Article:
• Coupled detailed view and overview: Many 2D browsers provide an overview of the whole image as well as a local magnified view of part of the image. The most common screen layout reserves a small part of the screen for the overview (eg. for painting program, road navigation, hypertext network browsers, and hierarchy browsing) but, in some cases it is the overview which occupies most of the screen (eg. monitoring of a network). Sometimes both windows are of equal size or the ratio between the two windows can be adjusted. The small window is usually placed to overlap the large window; therefore, hiding part of the large image. The small window has to be moveable to allow access to all parts of the image.

• Free zoom and multiple overlap: This is the typical option chosen by systems running on fast platforms with large screens. Users are free (and required) to specify, move, reshape and delete every window. This is a very flexible environment but, managing the display takes a significant amount of time and windows are constantly obscuring each other.

• Fisheye view: A more rarely used alternative is the fisheye view [6, 11] . The image is distorted so that the center of interest is displayed at high magnification while the image is progressively compressed at other places. It uses a single view so no zooming or scrolling is required but distortion can be very severe, which is a problem with geographic information, CAD/CAM drawings, or any image where an object's shape is of importance.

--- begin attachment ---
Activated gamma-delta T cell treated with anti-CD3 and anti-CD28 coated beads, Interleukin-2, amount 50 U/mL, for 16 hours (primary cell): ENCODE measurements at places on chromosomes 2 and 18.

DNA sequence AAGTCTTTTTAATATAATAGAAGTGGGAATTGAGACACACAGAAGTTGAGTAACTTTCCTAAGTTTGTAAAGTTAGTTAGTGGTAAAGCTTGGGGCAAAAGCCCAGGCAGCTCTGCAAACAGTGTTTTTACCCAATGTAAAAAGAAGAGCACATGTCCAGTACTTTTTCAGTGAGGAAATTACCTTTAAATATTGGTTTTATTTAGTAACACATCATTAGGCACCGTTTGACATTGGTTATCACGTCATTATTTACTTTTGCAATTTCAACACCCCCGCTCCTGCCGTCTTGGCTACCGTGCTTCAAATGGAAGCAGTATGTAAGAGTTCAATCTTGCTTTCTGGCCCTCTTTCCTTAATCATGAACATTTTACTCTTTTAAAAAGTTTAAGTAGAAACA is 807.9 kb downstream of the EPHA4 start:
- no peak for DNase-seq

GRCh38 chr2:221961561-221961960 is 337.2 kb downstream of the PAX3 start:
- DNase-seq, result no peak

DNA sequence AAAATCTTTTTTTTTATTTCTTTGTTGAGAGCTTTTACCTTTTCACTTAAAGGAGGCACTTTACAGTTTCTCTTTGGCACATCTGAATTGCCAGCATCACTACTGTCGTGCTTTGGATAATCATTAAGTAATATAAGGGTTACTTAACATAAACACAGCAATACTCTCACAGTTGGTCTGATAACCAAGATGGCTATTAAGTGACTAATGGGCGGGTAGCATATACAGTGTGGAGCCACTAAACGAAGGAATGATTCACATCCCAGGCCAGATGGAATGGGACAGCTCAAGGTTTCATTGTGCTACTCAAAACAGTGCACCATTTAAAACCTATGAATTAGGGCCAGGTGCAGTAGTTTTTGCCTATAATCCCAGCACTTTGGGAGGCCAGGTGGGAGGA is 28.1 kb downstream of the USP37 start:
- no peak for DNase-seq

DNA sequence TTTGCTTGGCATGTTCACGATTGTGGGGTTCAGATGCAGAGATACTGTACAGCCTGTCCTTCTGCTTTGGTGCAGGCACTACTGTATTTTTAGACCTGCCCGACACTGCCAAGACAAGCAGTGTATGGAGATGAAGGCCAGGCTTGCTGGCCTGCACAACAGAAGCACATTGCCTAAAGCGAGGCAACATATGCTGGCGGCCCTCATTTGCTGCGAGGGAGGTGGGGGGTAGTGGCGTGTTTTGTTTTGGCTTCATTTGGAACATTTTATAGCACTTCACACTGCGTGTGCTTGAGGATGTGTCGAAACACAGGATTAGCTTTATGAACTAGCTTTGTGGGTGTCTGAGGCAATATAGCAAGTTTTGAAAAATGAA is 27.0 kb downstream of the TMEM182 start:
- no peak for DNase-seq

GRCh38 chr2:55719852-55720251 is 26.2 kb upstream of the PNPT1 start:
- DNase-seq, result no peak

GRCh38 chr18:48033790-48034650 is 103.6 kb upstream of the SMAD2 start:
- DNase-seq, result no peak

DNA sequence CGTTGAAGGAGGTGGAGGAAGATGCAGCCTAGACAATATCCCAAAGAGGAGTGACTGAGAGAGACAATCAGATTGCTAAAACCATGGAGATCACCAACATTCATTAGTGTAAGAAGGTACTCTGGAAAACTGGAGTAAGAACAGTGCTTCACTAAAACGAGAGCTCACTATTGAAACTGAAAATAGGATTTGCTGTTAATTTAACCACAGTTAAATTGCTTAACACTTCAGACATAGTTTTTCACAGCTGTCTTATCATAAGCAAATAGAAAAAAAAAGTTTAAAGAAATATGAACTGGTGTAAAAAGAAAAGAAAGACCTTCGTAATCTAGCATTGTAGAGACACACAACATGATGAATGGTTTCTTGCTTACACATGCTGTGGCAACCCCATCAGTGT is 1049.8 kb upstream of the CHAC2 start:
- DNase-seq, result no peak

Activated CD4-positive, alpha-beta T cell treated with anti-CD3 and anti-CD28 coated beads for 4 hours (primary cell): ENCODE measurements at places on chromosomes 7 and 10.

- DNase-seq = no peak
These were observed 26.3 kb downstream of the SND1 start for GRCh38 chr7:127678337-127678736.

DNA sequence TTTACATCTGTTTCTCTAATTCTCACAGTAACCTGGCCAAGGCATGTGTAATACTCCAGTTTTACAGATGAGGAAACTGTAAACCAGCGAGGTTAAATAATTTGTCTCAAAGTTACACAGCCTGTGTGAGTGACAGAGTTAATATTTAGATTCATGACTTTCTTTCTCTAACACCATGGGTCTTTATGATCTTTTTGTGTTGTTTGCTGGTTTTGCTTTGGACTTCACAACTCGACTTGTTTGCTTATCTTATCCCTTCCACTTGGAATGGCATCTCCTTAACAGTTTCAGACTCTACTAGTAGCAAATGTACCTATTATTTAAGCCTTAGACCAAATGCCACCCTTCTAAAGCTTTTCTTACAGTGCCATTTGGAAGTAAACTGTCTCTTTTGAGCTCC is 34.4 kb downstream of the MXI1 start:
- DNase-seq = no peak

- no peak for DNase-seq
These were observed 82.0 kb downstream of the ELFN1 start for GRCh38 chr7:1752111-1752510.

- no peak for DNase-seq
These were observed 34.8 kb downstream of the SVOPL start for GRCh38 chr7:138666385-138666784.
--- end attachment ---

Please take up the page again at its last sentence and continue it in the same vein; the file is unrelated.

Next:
This is far from an exhaustive list of the possible 2D browsers but shows the diversity of possibilities. There exist 2D browsers which don't even allow panning while others swamp users with a multitude of options. Others provide automated placement of windows following complex strategies[5]. We are currently working on a taxonomy of 2D browsers including aspects such as static and dynamic viewing characteristics, number of views, recursivity, zoom ratio specification, window placement strategies, automated features such as searches, and trails or scans. Our hope is that a careful analysis of the existing designs and the tasks they are used for will help us understand what features of 2D browsers are required when a given task has to be performed. For example, it seems more appropriate to use a small overview for an image generation task. However, a large overview might be better for a monitoring task because a lot of attention needs to be given to overall status. Research is still needed to show the benefits and drawbacks of 2D browser features.